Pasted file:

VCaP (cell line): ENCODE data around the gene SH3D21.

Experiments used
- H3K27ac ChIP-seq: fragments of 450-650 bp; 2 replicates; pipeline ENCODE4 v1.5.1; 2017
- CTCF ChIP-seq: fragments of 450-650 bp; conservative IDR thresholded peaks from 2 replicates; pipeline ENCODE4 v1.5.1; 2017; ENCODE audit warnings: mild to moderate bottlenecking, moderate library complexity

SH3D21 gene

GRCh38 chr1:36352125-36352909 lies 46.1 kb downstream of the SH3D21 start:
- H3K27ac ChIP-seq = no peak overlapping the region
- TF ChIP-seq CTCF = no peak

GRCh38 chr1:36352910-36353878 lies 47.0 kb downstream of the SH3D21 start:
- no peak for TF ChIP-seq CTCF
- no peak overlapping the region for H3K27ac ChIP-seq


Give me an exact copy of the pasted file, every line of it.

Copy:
VCaP (cell line): ENCODE data around the gene SH3D21.

Experiments used
- H3K27ac ChIP-seq: fragments of 450-650 bp; 2 replicates; pipeline ENCODE4 v1.5.1; 2017
- CTCF ChIP-seq: fragments of 450-650 bp; conservative IDR thresholded peaks from 2 replicates; pipeline ENCODE4 v1.5.1; 2017; ENCODE audit warnings: mild to moderate bottlenecking, moderate library complexity

SH3D21 gene

GRCh38 chr1:36352125-36352909 lies 46.1 kb downstream of the SH3D21 start:
- H3K27ac ChIP-seq = no peak overlapping the region
- TF ChIP-seq CTCF = no peak

GRCh38 chr1:36352910-36353878 lies 47.0 kb downstream of the SH3D21 start:
- no peak for TF ChIP-seq CTCF
- no peak overlapping the region for H3K27ac ChIP-seq